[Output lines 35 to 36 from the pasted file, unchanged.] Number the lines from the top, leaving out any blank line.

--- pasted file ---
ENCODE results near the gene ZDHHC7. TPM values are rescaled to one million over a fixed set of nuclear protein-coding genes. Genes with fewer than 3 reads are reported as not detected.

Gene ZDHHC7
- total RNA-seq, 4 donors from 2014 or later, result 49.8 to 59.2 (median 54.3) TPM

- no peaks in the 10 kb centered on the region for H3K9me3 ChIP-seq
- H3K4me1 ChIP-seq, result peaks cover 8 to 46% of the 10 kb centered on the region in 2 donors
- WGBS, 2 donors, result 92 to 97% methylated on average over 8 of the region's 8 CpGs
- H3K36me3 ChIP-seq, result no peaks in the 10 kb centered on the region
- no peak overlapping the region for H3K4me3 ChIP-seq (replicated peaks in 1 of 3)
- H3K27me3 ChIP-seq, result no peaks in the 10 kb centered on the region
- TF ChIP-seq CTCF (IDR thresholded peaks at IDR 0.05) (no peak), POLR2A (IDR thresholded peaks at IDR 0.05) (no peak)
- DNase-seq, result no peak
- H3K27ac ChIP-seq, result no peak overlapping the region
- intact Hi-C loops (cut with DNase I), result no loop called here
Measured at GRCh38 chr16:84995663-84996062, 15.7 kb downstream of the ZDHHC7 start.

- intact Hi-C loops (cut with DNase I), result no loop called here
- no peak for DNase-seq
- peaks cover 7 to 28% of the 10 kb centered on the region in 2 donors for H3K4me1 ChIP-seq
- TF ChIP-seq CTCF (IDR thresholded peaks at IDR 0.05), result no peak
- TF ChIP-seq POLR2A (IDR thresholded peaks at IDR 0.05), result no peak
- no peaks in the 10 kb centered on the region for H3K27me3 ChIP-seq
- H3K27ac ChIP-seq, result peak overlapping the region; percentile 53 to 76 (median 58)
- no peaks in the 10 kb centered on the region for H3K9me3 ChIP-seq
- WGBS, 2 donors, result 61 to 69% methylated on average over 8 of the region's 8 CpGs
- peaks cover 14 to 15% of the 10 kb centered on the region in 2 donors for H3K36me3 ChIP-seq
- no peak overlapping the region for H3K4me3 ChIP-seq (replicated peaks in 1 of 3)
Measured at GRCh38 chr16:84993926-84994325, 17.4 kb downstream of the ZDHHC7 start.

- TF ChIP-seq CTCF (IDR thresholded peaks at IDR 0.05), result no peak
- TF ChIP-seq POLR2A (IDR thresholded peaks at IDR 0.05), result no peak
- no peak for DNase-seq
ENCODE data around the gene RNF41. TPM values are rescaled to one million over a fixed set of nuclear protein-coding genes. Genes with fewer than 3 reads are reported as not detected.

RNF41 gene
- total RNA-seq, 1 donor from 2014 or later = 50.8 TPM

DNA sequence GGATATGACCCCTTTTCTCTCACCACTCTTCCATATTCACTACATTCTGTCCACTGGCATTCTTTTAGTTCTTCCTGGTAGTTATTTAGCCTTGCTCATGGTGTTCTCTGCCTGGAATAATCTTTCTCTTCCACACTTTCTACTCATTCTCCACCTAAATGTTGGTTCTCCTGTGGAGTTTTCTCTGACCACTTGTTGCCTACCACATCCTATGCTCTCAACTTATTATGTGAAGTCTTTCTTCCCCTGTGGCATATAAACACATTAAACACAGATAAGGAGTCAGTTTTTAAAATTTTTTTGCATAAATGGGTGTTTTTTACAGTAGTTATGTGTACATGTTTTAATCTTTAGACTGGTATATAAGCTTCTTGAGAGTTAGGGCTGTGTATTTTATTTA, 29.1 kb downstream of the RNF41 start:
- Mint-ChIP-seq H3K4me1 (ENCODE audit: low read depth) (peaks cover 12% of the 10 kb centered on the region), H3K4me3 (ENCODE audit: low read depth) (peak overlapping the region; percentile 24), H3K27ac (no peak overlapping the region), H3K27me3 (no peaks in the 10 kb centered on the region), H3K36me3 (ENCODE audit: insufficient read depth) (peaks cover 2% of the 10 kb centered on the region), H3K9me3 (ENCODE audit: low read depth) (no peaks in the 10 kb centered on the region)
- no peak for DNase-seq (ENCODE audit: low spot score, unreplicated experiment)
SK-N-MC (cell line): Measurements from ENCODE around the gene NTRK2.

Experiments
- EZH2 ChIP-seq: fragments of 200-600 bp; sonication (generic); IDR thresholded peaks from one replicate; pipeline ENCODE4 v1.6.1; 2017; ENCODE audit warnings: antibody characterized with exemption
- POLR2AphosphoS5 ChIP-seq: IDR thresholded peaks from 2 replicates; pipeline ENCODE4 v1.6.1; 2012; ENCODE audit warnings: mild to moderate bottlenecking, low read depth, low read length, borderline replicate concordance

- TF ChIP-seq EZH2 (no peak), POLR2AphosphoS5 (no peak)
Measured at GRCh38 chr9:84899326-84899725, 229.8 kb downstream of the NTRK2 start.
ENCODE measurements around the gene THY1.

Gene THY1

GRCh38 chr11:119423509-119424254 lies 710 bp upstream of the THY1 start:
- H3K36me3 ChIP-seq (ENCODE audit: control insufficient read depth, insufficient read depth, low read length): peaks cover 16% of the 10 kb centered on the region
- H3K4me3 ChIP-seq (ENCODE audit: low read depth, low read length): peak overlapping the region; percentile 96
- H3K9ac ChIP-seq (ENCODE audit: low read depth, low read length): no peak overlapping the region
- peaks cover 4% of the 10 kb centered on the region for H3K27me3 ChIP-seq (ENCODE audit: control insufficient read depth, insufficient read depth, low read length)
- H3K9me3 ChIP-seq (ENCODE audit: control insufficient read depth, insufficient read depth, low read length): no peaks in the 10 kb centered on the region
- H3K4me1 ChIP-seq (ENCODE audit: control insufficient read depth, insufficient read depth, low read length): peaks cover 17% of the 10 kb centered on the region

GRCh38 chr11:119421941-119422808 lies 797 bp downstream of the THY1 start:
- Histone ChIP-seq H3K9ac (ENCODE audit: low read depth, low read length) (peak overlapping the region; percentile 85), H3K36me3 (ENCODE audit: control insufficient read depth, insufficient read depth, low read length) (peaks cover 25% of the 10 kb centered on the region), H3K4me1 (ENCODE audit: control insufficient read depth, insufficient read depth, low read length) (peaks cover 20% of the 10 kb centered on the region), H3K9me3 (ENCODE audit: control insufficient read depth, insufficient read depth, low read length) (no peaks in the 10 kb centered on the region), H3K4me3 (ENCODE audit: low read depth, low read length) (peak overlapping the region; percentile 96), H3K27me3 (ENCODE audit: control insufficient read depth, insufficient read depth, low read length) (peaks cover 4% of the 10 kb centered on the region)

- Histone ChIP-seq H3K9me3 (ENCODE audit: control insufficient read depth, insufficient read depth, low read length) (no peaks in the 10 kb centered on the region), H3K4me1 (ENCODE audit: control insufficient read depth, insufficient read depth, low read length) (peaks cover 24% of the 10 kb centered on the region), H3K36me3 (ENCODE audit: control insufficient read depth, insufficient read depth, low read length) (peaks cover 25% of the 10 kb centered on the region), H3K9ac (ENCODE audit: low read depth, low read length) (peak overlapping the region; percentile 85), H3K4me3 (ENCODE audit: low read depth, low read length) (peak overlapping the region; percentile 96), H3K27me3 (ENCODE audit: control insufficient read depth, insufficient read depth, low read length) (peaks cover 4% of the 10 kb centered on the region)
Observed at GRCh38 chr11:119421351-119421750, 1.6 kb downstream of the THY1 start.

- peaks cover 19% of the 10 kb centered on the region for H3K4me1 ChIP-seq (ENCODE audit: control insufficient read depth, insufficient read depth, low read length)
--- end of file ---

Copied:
- no peak for DNase-seq (ENCODE audit: low spot score, unreplicated experiment)
SK-N-MC (cell line): Measurements from ENCODE around the gene NTRK2.